Credit card data stolen from hundreds of attendees at Boston conventions
Thieves pinched the credit card data for hundreds of attendees of two conferences held in Boston, a city in the US state of Massachusetts, this past autumn.
The Boston Globe said on Wednesday that victims have reported fraudulent purchases made on their accounts around the US and overseas.
It’s unclear how the thieves got the card numbers, although many victims said they used their credit cards in Boston restaurants and businesses – particularly in the Seaport District, where the Boston Convention Exhibition Center that they were attending is located.
Georges Benjamin, executive director of the American Public Health Association, told the Boston Globe that this is the first time his group has experienced such a thing.
The group hosted 13,000 convention-goers in early November, out of which, so far, 100 have reported that fraud was carried out on their accounts.
In one case, a crook tried to make a $100,000 purchase on one of the accounts.
Another 200 people reported unauthorized charges after attending the annual conference of the American Society of Human Genetics, which hosted 8,000 attendees at the convention center in October.
The Boston businesses that could prove to be the weak spot have claimed that they’re not the source of the breach.
For its part, the public authority that runs the convention center – Massachusetts Convention Center Authority (MCCA) – said that the data breach didn’t happen inside the convention hall.
MCAA spokesman Mac Daniel said in a statement seen by the Boston Globe that the authority began investigating around Thanksgiving after having received complaints from the two conference groups and at this point has concluded that the breaches didn’t happen at its facility:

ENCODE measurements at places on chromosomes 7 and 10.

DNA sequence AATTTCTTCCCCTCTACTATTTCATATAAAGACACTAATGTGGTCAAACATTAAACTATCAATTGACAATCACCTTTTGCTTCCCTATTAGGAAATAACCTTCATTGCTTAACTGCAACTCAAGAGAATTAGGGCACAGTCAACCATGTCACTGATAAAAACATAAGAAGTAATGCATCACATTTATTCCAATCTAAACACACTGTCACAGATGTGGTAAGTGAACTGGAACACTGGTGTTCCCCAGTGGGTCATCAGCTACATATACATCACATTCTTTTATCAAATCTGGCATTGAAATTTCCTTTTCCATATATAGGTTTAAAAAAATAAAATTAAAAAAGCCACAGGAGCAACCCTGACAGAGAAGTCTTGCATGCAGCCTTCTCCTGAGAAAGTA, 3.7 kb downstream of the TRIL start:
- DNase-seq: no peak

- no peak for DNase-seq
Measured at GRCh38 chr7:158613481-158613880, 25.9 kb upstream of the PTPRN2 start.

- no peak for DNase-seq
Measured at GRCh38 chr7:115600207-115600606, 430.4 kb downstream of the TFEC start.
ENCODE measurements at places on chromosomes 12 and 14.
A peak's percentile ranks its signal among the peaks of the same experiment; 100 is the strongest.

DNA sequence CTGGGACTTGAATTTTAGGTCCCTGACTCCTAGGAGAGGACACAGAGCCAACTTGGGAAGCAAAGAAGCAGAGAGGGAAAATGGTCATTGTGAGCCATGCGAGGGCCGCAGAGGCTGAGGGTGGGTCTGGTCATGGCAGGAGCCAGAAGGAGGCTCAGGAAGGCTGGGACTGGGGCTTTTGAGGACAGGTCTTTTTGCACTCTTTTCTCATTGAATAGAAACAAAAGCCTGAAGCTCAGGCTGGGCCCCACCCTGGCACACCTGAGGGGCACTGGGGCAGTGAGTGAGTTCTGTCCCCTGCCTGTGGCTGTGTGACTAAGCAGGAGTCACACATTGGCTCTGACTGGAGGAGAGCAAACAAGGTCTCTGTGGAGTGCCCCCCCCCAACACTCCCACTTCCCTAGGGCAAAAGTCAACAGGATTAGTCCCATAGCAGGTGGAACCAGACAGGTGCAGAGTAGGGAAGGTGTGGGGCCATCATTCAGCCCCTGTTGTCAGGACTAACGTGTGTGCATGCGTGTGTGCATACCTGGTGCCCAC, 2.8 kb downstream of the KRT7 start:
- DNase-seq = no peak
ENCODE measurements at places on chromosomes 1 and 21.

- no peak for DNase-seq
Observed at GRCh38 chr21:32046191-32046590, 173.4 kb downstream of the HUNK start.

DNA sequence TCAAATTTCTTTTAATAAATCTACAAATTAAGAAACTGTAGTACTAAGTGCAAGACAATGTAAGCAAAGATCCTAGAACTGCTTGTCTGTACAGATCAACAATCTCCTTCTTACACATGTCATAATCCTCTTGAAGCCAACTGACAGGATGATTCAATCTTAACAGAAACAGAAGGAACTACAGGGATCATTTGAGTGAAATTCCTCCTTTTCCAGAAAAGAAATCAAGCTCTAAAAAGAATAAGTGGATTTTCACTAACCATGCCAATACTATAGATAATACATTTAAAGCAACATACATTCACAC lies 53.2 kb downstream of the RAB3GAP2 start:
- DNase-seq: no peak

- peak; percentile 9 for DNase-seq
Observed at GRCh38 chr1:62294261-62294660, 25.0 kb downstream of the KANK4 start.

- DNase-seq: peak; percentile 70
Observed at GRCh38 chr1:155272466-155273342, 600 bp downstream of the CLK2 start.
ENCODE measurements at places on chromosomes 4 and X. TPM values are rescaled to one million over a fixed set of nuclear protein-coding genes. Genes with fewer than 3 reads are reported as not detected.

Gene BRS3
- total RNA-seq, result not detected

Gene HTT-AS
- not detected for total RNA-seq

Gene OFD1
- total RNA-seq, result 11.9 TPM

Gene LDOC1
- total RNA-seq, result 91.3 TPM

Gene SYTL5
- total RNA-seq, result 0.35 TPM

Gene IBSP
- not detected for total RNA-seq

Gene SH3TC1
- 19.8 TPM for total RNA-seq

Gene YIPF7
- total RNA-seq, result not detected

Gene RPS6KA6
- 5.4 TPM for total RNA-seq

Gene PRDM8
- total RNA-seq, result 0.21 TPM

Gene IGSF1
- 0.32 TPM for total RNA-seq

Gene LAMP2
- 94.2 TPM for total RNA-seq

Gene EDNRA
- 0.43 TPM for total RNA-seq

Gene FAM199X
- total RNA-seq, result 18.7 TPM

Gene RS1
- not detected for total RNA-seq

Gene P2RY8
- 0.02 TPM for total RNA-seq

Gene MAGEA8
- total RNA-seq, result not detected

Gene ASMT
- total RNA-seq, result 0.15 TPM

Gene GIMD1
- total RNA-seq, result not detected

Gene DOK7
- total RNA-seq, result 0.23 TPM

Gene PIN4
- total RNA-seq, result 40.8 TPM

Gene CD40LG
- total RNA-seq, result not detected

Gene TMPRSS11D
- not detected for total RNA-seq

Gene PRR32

After running internal checks and working with our customers, we found that no alleged theft occurred in any MCCA facility and appeared to occur at bars and restaurants across the city.
James E. Rooney, Executive Director of the MCCA, said in a statement that seven of its own employees were also victimized in the breach.
The general manager of a hotel connected to the convention center that hosted many attendees, the Westin Boston Waterfront Hotel, also told the Boston Globe that the breaches hadn’t originated in its systems.
A spokeswoman for the Briar Group, which owns M.J. O’Connor’s Restaurant as well as City Bar inside the Westin, told the Boston Globe that its security consultants hadn’t detected any system problems and that the company complies with security standards as outlined by the payment card industry.
So, at the moment, it’s unclear where the source of the data breach is.
Let’s hope it turns up soon so no one else falls victim.
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